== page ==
Finally, 4 countries (Botswana, Kenya, Malawi, and South Africa) were selected for an in-depth evaluation of country progress toward achieving NSP targets. These countries were chosen based on 3 criteria: (1) the availability of government-produced NSP progress reports; (2) a generalized epidemic with a total population of HIV prevalence greater than 5%19; and (3) receipt of Global Fund grants in the latest round of funding (2015–2017). The list of indicators, targets, and progress toward targets was manually extracted from the NSPs and the NSP progress reports as described above. Targets were classified as being achieved, or on track to being achieved by the end of the NSP period, if the target had been reached or surpassed, or if a linear extrapolation of the progress report data predicted achievement by the end of the NSP period.
All analyses were performed using Stata/IC, version 14.1.20
All NSPs included indicators for measuring progress, ranging from a total of 8 in Thailand to 232 in Angola (Table 1). In total, 2703 indicators were identified and evaluated. Indicators address a wide range of topics, such as disease trend goals, targets for individuals reached by programs, health system priorities, information systems, and national planning activities.
A proportional average of 24% of indicators were categorized as structural across all NSPs (Table 2). There was considerable variability in this proportion: 4 countries had no structural targets, whereas among those countries that did have structural indicators, proportions ranged from 1% (Rwanda) to 46% (Angola).
Nonstructural indicators were for inputs (15%), outputs (58%), or impact (13%). The emphasis on output indicators was nearly uniform: In 91% of NSPs analyzed, there were more output indicators than input indicators. Six countries did not include any input indicator, and only the Mali NSP had no impact indicators. The input and output targets were nearly evenly distributed between prevention and treatment activities: Of input targets, 51% related to HIV prevention activities, whereas the remainder were for treatment; similarly, 58% of the output indicators measured prevention and 42% measured treatment.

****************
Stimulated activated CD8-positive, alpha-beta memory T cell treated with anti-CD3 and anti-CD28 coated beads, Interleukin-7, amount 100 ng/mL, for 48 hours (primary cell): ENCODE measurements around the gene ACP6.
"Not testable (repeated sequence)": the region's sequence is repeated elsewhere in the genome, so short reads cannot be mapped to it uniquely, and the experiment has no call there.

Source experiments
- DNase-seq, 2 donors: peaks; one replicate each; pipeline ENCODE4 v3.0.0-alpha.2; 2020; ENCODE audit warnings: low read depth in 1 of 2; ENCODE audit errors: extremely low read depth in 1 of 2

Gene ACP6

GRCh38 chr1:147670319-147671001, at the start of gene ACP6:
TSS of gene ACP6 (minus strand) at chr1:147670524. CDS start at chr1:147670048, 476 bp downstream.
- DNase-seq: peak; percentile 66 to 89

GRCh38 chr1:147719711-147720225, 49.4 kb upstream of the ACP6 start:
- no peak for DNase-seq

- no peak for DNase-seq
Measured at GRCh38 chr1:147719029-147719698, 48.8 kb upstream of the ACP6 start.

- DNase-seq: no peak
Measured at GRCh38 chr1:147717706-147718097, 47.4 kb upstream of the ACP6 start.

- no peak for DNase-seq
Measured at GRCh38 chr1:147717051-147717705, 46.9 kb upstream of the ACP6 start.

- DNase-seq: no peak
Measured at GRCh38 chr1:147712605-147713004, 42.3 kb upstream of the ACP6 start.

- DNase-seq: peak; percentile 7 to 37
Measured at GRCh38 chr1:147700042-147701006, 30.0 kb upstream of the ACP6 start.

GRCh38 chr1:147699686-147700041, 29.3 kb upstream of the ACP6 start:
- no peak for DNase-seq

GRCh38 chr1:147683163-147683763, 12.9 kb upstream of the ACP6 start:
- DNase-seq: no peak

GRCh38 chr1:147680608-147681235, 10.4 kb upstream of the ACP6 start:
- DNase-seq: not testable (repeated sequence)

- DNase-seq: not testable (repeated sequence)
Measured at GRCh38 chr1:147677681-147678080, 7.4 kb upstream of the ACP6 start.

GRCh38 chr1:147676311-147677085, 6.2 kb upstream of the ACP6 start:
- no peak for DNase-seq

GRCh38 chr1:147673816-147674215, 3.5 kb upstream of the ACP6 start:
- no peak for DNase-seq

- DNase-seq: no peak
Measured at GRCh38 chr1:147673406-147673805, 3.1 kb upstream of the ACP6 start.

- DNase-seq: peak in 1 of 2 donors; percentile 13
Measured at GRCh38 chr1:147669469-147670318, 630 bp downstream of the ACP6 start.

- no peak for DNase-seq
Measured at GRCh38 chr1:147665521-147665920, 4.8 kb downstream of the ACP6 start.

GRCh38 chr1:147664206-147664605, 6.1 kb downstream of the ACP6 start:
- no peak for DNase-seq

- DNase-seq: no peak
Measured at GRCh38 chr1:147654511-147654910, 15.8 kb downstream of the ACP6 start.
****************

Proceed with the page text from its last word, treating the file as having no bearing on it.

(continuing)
Measures of indicator quality are presented in Table 1. Most targets lack specificity, as they do not specifically address target populations. The percent of targets in each NSP that included a disaggregated target (by sex, age, or population group) ranged from 0% to 100%, with an average of 16.8%. Fifteen NSPs had no disaggregated indicators.
The measurability of indicators was limited by a lack of numeric targets. Overall, the percent of nonstructural indicators that included numeric targets ranged from 0% in Gabon and Guyana to 100% in Guinea, Swaziland, Thailand, and Togo, with an average of 74%. Fewer NSPs included numeric baseline values for indicators (49%, on average). No NSP had baseline data for all nonstructural indicators, and 4 NSPs (Equatorial Guinea, Guyana, Suriname, and Thailand) had no baseline data for any indicator.
Across all NSPs, 37% of nonstructural indicators included a data source listed for the baseline or target. Thirteen NSPs had no data sources listed for any indicator. Commonly identified data sources included UNAIDS Spectrum, vital registration systems, program data and reports, Demographic and Health Surveys (DHS), and national and subnational surveys.
Of nonstructural indicators that included both a numeric baseline and target value, targets across all countries amounted to an average of a 205% increase or decrease relative to baselines, with NSP averages ranging from 16% in Belize to 994% in Mali.